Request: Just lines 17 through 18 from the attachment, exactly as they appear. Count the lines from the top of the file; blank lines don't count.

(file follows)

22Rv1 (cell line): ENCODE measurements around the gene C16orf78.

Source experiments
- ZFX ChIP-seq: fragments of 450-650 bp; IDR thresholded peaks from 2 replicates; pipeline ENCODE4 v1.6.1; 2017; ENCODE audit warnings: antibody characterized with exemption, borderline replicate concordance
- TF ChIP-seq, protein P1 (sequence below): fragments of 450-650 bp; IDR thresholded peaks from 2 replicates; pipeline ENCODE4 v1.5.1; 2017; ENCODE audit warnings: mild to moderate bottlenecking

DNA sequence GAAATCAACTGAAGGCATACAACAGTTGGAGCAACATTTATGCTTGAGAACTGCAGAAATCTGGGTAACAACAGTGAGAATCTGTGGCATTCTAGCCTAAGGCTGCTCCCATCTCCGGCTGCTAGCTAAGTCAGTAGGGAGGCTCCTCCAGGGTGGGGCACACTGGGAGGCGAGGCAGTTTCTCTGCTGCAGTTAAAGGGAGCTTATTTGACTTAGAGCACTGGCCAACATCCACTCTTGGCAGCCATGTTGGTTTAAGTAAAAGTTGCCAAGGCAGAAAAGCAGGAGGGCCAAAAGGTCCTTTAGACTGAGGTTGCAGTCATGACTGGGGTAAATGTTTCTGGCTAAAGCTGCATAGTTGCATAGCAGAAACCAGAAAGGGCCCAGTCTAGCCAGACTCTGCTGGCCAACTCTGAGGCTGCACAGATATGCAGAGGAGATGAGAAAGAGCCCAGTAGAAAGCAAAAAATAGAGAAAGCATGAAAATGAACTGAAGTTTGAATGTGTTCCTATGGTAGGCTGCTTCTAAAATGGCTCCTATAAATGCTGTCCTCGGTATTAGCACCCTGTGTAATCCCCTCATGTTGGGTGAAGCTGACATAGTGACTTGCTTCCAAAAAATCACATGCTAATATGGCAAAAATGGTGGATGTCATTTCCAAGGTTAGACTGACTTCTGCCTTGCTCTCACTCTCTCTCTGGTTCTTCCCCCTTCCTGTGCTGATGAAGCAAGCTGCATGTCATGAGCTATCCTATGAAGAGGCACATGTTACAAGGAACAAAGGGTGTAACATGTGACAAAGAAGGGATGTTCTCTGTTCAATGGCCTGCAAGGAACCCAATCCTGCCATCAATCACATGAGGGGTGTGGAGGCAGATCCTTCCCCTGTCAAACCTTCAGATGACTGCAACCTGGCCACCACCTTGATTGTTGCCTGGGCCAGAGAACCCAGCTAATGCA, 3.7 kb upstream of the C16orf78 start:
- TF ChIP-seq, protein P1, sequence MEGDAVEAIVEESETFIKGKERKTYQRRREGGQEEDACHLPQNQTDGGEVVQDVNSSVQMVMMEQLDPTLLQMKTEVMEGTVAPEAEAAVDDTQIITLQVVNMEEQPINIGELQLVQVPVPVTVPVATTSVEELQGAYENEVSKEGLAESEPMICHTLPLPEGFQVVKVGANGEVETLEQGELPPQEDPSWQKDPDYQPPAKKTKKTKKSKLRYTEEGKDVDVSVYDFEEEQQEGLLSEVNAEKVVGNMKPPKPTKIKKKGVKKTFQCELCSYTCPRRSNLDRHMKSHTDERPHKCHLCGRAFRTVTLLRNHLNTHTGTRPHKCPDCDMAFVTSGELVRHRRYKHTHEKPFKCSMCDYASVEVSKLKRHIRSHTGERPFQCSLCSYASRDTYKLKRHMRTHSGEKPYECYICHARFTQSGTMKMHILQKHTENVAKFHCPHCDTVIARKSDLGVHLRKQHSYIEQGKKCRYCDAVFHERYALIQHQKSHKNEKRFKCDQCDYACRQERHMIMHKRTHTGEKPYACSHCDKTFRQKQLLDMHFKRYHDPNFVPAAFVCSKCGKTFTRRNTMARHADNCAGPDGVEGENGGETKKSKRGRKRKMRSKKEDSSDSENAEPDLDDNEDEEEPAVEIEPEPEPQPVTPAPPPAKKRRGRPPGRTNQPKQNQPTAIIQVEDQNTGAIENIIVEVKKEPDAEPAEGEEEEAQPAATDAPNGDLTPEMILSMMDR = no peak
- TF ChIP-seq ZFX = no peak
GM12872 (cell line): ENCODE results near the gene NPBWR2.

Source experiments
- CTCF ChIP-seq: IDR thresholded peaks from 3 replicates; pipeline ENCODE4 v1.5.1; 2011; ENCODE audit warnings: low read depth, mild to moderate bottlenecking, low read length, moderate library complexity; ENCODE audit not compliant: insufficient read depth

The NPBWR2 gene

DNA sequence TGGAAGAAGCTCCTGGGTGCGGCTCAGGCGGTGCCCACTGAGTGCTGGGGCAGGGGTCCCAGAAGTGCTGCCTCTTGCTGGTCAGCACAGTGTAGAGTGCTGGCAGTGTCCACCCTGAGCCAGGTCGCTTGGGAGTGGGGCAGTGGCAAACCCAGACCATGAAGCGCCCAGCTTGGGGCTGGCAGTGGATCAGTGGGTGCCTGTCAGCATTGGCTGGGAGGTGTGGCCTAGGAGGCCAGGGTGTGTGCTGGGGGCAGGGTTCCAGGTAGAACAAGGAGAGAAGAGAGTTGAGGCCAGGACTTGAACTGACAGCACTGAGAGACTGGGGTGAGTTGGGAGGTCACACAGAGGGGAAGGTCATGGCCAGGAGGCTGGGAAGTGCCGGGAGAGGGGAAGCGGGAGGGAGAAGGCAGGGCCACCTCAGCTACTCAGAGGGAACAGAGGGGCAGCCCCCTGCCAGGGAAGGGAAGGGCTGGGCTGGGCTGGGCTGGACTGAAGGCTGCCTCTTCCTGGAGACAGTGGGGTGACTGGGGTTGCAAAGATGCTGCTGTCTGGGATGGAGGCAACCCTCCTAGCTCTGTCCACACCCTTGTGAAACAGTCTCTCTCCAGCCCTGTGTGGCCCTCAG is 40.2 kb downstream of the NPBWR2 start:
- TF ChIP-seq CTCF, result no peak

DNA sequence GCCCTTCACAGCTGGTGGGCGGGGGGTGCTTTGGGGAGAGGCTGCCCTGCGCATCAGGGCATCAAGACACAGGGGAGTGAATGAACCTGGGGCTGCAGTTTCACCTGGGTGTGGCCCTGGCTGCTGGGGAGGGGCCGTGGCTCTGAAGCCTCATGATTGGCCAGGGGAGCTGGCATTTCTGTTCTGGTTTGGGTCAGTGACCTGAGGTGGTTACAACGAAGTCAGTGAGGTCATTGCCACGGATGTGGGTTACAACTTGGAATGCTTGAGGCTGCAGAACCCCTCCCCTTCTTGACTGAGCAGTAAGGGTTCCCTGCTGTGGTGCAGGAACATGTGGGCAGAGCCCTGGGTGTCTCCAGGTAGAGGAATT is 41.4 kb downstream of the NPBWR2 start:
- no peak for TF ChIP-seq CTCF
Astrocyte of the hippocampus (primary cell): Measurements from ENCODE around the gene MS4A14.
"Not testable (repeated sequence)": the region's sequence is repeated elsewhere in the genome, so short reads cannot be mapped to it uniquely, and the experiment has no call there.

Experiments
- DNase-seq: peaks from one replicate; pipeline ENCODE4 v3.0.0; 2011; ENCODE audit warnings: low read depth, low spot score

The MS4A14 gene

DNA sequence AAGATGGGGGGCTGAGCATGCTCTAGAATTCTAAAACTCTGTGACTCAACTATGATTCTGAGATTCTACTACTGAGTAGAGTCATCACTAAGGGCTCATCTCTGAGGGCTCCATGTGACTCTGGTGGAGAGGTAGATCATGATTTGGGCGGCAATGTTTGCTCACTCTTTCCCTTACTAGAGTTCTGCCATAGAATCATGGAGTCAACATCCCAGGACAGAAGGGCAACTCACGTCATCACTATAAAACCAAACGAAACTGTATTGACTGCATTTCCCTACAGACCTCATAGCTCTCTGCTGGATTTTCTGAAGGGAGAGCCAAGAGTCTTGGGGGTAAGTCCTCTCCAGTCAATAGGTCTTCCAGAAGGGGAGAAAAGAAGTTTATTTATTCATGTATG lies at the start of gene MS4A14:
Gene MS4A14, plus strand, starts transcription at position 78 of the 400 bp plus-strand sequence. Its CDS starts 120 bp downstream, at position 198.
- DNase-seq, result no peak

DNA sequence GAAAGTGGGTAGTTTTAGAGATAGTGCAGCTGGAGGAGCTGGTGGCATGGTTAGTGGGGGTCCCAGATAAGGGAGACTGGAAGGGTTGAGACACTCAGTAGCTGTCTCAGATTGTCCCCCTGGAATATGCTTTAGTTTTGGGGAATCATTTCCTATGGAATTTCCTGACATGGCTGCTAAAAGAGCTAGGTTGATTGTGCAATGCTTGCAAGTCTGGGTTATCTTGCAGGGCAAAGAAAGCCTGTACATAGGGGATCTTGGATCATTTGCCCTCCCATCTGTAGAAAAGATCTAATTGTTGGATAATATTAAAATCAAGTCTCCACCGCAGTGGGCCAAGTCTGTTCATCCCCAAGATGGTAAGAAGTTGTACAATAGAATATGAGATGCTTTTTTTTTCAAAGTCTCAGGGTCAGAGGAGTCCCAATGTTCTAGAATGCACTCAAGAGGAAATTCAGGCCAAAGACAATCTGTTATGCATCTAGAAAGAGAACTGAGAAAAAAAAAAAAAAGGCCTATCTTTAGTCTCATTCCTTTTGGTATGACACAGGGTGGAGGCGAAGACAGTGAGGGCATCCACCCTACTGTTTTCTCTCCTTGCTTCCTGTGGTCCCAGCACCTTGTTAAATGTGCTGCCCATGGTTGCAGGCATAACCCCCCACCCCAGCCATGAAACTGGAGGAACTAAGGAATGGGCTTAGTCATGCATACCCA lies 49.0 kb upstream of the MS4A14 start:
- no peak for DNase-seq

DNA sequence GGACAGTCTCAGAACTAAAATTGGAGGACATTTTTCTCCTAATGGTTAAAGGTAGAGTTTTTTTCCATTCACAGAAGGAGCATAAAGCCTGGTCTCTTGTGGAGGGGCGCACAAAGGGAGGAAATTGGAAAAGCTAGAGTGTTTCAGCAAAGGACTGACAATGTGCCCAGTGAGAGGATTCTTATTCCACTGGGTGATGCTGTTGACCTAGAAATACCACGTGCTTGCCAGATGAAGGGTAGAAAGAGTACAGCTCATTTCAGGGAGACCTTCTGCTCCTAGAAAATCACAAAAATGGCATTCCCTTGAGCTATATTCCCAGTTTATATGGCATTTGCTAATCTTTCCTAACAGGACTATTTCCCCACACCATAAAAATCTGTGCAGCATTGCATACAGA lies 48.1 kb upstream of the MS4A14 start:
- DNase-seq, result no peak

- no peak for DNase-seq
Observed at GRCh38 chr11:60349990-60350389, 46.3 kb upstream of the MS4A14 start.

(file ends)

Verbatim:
"Not testable (repeated sequence)": the region's sequence is repeated elsewhere in the genome, so short reads cannot be mapped to it uniquely, and the experiment has no call there.

Experiments